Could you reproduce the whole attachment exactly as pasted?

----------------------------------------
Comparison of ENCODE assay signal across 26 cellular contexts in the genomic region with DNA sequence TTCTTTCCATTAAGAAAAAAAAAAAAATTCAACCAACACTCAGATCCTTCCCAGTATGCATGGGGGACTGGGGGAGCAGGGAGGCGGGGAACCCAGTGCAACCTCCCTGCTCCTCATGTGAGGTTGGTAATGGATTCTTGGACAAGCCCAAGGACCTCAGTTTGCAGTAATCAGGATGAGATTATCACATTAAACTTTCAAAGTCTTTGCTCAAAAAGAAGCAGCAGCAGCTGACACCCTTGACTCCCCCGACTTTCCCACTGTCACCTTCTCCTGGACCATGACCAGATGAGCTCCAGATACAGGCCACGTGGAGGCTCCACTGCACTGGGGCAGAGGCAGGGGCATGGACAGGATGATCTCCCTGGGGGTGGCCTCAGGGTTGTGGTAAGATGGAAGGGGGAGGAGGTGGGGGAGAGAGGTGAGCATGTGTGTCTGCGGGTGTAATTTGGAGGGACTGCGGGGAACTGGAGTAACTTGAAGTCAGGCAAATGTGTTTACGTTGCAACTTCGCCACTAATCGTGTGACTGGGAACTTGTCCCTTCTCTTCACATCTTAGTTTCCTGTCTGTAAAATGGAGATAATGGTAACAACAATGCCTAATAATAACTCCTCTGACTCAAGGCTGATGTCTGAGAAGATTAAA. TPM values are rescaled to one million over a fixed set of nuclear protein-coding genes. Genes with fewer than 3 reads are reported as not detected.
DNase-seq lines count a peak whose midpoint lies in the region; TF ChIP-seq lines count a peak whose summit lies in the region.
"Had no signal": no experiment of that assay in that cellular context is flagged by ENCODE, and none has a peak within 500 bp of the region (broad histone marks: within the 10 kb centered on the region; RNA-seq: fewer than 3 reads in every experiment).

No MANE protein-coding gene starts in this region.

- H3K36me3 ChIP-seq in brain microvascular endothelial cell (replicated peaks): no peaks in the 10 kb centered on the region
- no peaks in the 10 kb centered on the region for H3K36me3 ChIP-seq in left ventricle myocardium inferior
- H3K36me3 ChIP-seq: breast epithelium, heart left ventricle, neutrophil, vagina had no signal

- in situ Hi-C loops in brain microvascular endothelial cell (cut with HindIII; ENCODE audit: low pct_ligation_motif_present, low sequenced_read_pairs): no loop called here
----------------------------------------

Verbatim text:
Comparison of ENCODE assay signal across 26 cellular contexts in the genomic region with DNA sequence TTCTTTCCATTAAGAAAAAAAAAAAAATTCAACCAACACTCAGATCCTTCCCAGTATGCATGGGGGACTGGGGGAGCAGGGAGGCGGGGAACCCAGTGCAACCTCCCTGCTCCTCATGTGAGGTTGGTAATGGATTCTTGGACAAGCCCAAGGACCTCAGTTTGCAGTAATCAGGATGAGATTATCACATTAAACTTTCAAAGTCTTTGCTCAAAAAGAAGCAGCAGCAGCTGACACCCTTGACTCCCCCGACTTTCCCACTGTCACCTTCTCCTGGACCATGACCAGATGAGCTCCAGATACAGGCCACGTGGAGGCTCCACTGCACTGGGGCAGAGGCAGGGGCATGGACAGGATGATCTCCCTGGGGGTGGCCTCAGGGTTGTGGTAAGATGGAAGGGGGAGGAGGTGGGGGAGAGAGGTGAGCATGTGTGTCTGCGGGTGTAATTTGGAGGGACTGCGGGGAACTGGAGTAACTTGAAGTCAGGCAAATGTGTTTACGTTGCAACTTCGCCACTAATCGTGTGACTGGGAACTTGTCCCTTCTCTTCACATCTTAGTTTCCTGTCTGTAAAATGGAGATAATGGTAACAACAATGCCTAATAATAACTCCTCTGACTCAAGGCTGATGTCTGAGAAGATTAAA. TPM values are rescaled to one million over a fixed set of nuclear protein-coding genes. Genes with fewer than 3 reads are reported as not detected.
DNase-seq lines count a peak whose midpoint lies in the region; TF ChIP-seq lines count a peak whose summit lies in the region.
"Had no signal": no experiment of that assay in that cellular context is flagged by ENCODE, and none has a peak within 500 bp of the region (broad histone marks: within the 10 kb centered on the region; RNA-seq: fewer than 3 reads in every experiment).

No MANE protein-coding gene starts in this region.

- H3K36me3 ChIP-seq in brain microvascular endothelial cell (replicated peaks): no peaks in the 10 kb centered on the region
- no peaks in the 10 kb centered on the region for H3K36me3 ChIP-seq in left ventricle myocardium inferior
- H3K36me3 ChIP-seq: breast epithelium, heart left ventricle, neutrophil, vagina had no signal

- in situ Hi-C loops in brain microvascular endothelial cell (cut with HindIII; ENCODE audit: low pct_ligation_motif_present, low sequenced_read_pairs): no loop called here